Tell the truth. You shouldn’t be afraid to tell the truth about how you’re feeling. Expressing your emotions in a healthy and calm way is the way to go, here. Choose someone to share your true feelings with, and don’t be afraid to really let it all out. Remember that letting out your emotions is critical, as caring for someone else can be inherently stressful. Don’t be afraid to tell the truth about how and what you’re feeling.

Join the TryMunity Community – We’re Here for You!

Do you have further questions about how to avoid burnout as a caregiver? Don’t hesitate to contact TryMunity. Here at TryMunity, we provide a vast, comprehensive web of resources for just that! We also have several support systems for those afflicted with a traumatic brain injury, or who know of someone who is. Please feel free to contact us with any questions you may have! Join the TryMunity community today, and take advantage of all that we offer. We’re always happy to speak with you, and offer our assistance. We look forward to speaking with you soon!

Why Sharing Your Story is Therapeutic

Many traumatic brain injury (TBI) survivors feel cut off from their family and peers. They have experienced a trauma that most people will never quite experience, and they may struggle to make sense of how their lives have changed.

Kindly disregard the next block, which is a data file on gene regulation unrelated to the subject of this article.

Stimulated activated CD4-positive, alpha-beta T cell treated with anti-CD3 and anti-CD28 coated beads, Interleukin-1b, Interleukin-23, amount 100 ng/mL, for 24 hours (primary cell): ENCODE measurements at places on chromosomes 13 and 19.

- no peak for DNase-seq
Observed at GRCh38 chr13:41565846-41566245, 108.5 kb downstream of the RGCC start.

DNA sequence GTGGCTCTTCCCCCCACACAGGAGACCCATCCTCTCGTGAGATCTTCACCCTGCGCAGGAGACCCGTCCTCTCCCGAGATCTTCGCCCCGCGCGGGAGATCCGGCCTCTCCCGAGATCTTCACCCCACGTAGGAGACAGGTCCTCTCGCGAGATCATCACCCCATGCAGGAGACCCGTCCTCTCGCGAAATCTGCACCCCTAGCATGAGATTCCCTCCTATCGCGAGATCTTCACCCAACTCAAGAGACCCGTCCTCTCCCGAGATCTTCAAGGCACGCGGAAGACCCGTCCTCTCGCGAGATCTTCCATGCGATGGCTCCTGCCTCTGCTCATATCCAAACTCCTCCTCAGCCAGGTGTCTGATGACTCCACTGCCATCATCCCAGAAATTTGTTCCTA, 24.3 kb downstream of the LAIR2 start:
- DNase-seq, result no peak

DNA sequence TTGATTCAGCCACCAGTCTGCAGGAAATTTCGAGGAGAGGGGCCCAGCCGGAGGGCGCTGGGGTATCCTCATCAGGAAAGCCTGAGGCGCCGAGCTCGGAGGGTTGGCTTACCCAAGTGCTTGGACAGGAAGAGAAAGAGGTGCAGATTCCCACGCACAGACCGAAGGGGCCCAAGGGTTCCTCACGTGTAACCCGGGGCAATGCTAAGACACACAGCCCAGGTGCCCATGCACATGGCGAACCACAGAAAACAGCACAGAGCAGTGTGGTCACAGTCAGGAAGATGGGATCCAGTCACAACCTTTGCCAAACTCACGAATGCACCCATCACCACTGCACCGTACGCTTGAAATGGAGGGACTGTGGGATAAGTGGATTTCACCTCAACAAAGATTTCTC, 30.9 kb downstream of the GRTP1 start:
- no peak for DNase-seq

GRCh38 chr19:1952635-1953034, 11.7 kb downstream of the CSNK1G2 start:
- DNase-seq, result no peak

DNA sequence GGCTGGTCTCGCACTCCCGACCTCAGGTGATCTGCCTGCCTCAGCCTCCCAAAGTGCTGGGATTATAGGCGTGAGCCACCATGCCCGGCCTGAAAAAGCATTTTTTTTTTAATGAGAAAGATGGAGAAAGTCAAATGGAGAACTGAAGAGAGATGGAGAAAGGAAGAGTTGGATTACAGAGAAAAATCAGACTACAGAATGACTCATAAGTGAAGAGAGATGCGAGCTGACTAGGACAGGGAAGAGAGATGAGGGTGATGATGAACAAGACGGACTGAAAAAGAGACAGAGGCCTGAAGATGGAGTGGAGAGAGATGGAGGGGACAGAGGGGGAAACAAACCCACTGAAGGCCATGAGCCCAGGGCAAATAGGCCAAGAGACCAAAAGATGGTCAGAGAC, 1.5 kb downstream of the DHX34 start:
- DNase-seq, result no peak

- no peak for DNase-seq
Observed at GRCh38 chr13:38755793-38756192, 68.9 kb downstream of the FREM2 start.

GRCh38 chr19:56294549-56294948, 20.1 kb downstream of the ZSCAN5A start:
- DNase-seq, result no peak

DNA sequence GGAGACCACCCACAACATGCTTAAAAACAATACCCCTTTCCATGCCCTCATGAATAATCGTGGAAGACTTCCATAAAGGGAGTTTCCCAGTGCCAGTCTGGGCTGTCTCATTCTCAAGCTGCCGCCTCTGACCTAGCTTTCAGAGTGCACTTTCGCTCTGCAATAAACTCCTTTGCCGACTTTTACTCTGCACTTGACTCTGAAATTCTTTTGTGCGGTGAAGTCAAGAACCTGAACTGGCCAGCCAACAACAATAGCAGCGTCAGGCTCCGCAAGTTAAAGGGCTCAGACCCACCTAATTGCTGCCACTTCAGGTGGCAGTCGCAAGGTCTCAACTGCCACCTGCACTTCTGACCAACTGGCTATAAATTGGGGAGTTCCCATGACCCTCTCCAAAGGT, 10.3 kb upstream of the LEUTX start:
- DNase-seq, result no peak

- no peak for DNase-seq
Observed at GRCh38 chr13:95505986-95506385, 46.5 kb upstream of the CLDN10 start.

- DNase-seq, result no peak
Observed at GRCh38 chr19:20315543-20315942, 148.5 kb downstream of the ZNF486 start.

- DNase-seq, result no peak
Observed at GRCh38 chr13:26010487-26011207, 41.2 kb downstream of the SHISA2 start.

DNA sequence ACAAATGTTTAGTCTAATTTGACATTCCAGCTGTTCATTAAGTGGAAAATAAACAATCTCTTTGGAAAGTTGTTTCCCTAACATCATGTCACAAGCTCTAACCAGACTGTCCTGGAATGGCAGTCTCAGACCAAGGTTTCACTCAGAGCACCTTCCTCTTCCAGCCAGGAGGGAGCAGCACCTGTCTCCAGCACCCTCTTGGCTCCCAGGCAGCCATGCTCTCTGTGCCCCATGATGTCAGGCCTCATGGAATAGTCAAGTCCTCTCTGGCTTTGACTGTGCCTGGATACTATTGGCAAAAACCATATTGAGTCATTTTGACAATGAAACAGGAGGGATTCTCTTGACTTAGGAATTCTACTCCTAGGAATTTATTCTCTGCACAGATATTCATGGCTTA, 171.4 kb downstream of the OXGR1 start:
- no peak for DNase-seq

As a TBI survivor, you may be feeling some of these stressors yourself, but it’s important to know that you are not alone in these struggles. In fact, talking about your experiences and sharing your story can benefit you in many different ways.

Here is why sharing your story is therapeutic.

Make Sense of Your Injury

Survivors often ask themselves “why me” after experiencing a TBI, and truthfully, there’s no right answer.

Most survivors try to make sense of their injury by either writing about it or talking about it with other survivors. If you’re not ready to talk, writing can help immensely. It will help you unpack your feelings, and it’s a safe space to express anger or sadness. As you build confidence in your writing, you’ll feel more comfortable talking about your injury and how your life has changed.